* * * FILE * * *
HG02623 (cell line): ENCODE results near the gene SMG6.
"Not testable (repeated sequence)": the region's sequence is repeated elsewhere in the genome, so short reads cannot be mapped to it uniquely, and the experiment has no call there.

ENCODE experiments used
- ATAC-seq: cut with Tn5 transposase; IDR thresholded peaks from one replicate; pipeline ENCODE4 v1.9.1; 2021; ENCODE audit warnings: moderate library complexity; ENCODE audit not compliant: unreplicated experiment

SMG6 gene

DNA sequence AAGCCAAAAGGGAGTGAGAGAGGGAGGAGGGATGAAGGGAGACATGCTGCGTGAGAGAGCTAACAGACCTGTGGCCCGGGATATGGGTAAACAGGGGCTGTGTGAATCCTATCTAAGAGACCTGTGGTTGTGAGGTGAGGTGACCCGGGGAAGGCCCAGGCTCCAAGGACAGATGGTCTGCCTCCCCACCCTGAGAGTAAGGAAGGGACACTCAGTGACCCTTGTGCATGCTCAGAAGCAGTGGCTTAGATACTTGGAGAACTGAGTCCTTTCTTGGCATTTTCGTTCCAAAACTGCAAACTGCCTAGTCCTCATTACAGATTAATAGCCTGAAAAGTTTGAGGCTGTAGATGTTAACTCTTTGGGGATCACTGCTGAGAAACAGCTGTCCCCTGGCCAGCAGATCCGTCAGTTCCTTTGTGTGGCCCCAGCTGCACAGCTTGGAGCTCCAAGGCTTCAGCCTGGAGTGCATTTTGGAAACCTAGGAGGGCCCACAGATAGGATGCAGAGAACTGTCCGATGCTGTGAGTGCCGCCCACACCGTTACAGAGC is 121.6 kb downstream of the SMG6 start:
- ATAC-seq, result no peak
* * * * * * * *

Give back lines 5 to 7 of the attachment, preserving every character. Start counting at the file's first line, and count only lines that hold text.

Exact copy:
SMG6 gene

DNA sequence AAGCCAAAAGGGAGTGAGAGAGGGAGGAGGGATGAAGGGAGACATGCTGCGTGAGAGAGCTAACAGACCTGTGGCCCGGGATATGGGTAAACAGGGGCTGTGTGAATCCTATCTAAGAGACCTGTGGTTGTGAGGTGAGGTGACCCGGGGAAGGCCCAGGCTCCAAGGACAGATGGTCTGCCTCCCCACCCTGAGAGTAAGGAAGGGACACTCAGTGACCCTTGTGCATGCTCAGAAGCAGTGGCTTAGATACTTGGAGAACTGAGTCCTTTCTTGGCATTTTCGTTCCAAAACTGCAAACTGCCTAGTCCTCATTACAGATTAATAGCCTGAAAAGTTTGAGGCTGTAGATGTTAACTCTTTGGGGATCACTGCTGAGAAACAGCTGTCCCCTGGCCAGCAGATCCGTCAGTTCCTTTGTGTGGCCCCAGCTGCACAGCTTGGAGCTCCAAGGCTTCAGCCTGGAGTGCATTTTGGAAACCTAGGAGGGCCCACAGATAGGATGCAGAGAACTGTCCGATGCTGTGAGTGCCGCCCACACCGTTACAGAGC is 121.6 kb downstream of the SMG6 start:
- ATAC-seq, result no peak